James I Addresses His First Parliament - With Fine Contemporary Provenance

James VI and I, (1566-1625), King of Scotland, England, and Ireland

The Kings Maiesties speech, as it was deliuered by him in the vpper house of the Parliament to the Lords spirituall and temporall, and to the knights, citizens and burgesses there assembled, on Munday the 19. day of March 1603. being the first day of this present Parliament, and the first Parliament of his Maiesties raigne

London: by Robert Barker printer to the Kings most Excellent Maiestie, 1604

$3,400.00

Quarto: 17.5 x 13.5 cm. [14] lvs. A-D4 Lacks A1, blank except for signature mark, and final blank.

ONE OF THREE EDITIONS, all in 1604.

Bound in 20thc. brown calf, gilt. A fine copy, with James I/VI's arms printed on the verso of the title page. Occasional underscores. Provenance: Inscription on title "Liber Richardi Crakanthorp.", almost certainly the clergyman and logician Richard Crakanthorpe (bap. 1568 – 1624), who preached "A sermon at the solemnizing of the happie inauguration of our most gracious and religious soveraigne King James" at Paul's Cross as part of the propaganda campaign for the Virginia Company to establish an English colony in America (See ODNB).

James I's addressed his first Parliament on 19 March 1604. To memorialize the occasion, Ben Jonson wrote a poem, in which Themis, the goddess of justice and social order, acts as a mediator between James and his audience, instructing James on his royal duties and announcing to the assembly just how fortunate they are to have such a sovereign.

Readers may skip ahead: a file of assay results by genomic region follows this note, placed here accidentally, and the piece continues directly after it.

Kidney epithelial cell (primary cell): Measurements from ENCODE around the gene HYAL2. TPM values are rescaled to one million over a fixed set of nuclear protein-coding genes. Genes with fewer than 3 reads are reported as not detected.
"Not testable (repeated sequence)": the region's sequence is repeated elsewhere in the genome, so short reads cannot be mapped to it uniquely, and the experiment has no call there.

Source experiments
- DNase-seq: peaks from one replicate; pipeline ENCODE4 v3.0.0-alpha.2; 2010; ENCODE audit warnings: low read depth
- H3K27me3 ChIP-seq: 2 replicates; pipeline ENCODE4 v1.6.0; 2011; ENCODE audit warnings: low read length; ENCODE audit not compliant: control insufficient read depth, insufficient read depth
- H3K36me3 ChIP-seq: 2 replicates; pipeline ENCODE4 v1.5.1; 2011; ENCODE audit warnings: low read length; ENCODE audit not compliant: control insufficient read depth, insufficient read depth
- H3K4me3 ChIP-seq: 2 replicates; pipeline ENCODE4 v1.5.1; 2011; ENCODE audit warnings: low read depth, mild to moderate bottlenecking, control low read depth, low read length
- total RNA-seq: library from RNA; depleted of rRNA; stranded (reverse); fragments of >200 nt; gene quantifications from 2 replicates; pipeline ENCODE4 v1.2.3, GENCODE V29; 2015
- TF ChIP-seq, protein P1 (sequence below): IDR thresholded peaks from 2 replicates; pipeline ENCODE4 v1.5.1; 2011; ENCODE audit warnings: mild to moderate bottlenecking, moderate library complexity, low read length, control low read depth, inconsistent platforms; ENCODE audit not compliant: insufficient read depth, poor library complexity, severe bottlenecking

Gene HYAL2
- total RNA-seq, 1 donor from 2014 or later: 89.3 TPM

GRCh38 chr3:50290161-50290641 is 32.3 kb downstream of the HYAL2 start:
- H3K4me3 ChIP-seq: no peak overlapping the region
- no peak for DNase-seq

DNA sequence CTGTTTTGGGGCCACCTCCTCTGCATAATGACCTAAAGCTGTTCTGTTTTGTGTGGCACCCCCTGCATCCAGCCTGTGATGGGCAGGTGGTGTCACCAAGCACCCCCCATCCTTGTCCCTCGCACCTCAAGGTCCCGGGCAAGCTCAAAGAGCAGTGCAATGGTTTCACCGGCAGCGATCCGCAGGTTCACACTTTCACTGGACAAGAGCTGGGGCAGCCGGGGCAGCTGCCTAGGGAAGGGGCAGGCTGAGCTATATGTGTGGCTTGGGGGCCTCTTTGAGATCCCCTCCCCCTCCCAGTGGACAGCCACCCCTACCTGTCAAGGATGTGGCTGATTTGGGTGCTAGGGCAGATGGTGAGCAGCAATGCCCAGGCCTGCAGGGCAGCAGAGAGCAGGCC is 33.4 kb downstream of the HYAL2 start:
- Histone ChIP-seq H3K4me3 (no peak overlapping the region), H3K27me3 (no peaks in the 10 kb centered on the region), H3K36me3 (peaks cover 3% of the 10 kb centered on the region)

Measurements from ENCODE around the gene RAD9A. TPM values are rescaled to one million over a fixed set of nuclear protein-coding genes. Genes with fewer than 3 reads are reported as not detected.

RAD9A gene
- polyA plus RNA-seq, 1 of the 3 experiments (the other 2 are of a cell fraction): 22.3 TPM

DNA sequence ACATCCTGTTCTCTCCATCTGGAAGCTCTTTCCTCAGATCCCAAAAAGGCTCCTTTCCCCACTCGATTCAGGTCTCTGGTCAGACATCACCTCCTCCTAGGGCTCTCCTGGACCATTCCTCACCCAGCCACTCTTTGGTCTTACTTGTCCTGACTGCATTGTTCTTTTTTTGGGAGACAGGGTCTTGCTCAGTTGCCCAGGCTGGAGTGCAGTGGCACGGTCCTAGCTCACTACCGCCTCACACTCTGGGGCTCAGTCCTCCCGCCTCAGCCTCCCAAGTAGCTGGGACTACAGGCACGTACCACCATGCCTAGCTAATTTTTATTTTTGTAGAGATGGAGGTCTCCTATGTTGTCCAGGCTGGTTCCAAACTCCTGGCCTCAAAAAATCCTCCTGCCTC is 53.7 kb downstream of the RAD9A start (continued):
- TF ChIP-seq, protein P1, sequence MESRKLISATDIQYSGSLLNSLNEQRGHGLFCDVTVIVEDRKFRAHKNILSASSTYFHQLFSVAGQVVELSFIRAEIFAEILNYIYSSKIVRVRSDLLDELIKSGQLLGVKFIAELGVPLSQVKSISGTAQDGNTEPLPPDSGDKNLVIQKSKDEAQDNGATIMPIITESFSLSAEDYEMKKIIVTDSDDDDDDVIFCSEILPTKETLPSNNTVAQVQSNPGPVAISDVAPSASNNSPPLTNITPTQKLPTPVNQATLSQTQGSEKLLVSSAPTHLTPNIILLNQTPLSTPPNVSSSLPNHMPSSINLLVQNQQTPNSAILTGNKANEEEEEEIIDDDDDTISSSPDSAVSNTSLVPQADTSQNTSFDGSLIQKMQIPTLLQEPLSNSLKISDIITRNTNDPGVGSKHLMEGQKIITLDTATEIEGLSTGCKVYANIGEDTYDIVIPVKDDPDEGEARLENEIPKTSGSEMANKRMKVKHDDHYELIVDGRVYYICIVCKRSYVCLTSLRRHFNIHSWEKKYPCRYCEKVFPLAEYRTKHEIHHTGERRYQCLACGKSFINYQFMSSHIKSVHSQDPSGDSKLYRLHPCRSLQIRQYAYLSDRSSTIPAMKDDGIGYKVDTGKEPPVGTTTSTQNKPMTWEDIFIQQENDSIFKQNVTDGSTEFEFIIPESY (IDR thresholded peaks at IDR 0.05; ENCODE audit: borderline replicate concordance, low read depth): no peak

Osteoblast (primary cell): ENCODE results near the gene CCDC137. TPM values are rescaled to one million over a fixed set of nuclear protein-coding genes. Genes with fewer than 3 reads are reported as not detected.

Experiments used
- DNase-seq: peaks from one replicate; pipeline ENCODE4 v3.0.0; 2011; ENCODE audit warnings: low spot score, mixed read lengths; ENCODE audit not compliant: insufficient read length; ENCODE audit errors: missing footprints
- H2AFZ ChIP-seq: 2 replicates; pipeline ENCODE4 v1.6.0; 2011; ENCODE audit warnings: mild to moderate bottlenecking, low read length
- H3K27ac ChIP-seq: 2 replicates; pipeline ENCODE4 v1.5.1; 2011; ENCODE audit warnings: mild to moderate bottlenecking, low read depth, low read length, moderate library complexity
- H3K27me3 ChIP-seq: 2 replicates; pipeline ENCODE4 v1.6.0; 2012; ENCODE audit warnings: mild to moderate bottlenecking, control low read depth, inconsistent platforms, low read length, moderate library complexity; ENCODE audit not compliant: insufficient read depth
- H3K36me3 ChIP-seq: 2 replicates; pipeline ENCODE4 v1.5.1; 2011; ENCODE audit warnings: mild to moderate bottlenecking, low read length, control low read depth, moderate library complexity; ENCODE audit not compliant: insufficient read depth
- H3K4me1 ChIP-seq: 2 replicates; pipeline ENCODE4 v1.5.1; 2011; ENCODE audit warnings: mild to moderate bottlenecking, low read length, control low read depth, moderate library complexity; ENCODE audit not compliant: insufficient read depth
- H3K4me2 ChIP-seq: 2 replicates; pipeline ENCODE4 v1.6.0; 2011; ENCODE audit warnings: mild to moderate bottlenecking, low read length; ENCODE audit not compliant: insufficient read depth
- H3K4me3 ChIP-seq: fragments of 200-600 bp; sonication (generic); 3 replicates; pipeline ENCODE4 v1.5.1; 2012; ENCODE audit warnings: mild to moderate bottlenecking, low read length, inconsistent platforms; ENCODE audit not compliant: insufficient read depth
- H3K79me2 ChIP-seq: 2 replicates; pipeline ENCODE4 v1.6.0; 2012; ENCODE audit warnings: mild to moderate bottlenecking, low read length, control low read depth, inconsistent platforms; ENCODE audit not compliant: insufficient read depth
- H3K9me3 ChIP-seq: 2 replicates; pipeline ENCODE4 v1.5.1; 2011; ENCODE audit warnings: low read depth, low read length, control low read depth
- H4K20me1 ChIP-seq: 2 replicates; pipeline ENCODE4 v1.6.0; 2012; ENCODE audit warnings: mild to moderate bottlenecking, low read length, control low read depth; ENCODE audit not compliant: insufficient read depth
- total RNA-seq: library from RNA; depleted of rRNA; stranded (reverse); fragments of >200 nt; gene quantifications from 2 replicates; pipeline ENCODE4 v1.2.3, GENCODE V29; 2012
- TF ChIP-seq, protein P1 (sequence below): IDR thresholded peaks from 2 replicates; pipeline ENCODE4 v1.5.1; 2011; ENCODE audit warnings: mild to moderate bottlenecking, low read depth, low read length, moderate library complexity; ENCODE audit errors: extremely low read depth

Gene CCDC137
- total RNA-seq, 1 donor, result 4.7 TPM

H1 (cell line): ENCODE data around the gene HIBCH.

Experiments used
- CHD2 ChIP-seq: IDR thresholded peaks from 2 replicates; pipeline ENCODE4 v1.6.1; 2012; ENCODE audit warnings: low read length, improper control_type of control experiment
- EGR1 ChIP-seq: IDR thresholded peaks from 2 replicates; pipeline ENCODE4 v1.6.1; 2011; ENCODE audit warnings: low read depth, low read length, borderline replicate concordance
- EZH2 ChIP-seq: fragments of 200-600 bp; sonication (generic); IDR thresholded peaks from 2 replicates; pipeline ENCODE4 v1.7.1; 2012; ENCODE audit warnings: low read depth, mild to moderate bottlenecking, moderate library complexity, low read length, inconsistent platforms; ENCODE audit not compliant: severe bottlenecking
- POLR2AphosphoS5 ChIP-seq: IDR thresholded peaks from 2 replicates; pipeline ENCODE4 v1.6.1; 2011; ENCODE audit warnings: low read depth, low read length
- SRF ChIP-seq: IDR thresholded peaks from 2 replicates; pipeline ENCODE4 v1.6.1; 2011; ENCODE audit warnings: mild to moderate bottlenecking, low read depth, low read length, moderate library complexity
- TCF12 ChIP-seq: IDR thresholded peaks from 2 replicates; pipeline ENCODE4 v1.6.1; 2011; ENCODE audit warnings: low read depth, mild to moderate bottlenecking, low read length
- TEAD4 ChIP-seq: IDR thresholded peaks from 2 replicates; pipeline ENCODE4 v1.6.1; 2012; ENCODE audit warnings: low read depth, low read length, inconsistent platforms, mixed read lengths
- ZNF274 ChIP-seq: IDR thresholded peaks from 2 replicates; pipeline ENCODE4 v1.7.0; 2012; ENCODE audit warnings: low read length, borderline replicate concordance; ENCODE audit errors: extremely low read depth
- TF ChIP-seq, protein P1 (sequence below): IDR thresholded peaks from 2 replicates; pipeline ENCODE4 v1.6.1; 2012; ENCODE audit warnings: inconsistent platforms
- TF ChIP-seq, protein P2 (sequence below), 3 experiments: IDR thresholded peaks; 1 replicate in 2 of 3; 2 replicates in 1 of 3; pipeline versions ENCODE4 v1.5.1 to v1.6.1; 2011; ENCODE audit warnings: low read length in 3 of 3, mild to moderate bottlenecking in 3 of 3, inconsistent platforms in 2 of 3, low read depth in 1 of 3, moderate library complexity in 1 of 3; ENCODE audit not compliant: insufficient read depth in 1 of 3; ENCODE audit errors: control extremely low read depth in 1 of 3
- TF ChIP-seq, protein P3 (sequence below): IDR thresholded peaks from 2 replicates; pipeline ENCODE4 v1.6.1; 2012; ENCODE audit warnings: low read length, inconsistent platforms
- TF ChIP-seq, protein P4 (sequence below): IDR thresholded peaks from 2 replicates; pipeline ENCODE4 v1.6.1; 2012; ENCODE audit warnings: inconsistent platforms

Although James had been crowned king in 1603, the convening of Parliament was delayed due to an outbreak of plague, God's "devouring angel"(leaf A3r). This first Parliament was one of only four that James would convene on his twenty-two years on the throne. It lasted through five sessions, ending in 1610, and is best remembered for the Gunpowder Plot (5 November 1605), the Catholic plot to blow up the House of Lords, and with it the king and the members of the upper house.

The primary theme of this inaugural address was the unification of Scotland and England, the central pillar of James plan to end the divisive turmoil that marked the end of Elizabeth's reign and the months of confusion and uncertainty that followed. But James met with almost immediate resistance, and by 1607, the issue was dead, and James' vision of a "Great Britain" would not be accomplished for another hundred years.

Notably, the speech includes James' famous remarks on royal oratory: 

It becometh a King, in my opinion, to use no other Eloquence then plainnesse and sinceritie. By plainnesse I meane, that his Speeches shoul be so cleare and voyd of all ambiguitie, that they may not be throwne, nor rent asunder in contrary sences like the old Oracles of the Pagan gods. And by sinceritie, I understand that uprightnesse and honestie which ought to be in a Kings whole Speeches and actions: That as farre as a King is in Honour erected above any of his Subjects, so farre should he strive in sinceritie to be above them all and that his tongue should be ever the trew Messenger of his heart: and this sort of Eloquence may you ever assuredly looke for at my hands.

STC 14390.3. Literature: Mondi, "The Speeches and Self-Fashioning of King James VI and I to the English Parliament, 1604-1624"